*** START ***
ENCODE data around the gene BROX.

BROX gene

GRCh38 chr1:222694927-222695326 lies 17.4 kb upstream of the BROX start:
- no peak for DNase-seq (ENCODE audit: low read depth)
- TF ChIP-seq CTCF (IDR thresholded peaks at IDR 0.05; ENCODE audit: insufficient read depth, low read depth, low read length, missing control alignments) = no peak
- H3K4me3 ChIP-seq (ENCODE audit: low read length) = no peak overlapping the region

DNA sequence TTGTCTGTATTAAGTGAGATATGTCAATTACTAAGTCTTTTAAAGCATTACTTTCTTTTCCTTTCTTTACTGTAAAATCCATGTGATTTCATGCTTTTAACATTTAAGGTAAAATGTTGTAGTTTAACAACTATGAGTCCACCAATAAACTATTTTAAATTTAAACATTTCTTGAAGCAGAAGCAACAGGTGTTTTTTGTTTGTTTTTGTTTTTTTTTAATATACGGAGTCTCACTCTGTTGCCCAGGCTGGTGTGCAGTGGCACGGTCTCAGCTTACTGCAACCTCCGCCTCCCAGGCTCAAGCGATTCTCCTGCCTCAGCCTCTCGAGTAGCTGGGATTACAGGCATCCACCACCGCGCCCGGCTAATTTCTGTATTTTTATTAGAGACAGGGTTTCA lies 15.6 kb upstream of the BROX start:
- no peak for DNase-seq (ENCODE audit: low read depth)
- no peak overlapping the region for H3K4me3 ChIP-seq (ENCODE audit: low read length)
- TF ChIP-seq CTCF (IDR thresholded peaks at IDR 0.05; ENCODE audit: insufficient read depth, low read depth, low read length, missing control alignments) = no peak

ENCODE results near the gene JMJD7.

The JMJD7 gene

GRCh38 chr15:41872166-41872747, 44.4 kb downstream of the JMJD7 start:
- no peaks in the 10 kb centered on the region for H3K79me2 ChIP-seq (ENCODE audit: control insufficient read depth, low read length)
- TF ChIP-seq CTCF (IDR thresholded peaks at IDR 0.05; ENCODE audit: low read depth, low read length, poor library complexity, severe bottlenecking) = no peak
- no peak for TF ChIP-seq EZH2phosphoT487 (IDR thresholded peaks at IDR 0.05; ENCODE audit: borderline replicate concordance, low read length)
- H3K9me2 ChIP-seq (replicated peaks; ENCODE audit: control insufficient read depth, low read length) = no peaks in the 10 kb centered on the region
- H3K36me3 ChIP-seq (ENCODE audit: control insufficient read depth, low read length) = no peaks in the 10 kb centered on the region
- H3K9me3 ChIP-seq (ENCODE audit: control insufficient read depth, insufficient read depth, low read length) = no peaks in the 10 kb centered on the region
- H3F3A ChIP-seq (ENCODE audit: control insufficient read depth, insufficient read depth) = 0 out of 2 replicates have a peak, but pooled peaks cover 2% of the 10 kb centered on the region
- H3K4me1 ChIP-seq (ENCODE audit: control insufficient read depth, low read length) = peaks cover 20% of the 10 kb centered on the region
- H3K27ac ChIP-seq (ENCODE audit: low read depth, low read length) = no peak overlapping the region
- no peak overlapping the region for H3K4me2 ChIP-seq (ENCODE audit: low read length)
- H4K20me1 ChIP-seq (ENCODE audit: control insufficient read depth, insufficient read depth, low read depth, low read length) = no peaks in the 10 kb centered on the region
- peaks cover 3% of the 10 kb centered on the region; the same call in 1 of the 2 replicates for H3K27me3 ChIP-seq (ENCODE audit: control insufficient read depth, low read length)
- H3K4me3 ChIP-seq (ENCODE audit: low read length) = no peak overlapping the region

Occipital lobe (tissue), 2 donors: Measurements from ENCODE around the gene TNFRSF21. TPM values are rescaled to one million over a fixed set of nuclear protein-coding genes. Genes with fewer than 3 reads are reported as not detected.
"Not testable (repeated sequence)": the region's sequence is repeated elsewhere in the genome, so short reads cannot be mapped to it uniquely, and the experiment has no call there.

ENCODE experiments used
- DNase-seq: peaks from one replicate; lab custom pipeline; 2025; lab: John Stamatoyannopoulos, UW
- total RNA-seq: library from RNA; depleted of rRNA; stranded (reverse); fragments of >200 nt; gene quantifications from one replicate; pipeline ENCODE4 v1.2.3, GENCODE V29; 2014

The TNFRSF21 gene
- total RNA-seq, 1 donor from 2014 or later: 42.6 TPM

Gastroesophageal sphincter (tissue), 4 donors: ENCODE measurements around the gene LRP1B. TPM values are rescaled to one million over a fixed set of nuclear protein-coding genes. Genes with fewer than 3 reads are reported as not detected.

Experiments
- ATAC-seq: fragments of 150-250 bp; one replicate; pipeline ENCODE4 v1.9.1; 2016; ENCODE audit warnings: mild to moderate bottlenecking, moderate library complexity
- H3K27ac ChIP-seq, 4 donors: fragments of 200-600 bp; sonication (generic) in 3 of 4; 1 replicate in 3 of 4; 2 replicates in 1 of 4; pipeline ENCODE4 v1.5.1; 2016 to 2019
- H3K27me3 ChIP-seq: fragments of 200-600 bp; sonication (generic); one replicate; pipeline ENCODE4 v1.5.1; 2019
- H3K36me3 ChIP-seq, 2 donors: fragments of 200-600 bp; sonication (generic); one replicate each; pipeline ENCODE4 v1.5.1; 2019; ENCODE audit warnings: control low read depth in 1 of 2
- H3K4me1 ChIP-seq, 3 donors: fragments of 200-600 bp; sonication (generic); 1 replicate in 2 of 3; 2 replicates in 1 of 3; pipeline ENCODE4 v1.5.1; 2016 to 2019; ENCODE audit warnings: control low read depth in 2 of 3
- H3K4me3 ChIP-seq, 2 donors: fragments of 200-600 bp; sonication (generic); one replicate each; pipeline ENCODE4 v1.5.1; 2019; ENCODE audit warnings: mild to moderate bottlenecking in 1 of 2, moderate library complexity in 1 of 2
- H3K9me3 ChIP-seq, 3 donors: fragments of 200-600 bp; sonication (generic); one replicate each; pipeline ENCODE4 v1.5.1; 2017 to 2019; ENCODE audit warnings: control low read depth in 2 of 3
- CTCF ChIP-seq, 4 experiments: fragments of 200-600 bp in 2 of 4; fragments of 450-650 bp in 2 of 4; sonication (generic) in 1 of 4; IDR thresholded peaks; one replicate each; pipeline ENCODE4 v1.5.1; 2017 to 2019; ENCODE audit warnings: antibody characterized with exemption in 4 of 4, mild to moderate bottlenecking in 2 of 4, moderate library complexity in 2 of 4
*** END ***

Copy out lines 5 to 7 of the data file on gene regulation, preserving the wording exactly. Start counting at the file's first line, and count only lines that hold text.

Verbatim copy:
- TF ChIP-seq CTCF (IDR thresholded peaks at IDR 0.05; ENCODE audit: insufficient read depth, low read depth, low read length, missing control alignments) = no peak
- H3K4me3 ChIP-seq (ENCODE audit: low read length) = no peak overlapping the region

DNA sequence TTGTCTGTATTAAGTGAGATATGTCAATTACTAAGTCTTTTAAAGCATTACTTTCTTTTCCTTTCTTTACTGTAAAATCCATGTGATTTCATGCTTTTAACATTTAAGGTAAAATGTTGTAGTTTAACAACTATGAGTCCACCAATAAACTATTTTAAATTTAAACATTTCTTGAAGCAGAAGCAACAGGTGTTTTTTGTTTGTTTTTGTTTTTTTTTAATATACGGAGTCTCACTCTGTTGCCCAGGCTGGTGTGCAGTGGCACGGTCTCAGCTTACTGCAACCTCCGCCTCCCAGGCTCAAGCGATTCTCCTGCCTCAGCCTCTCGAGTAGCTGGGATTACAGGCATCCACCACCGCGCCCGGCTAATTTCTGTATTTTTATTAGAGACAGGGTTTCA lies 15.6 kb upstream of the BROX start: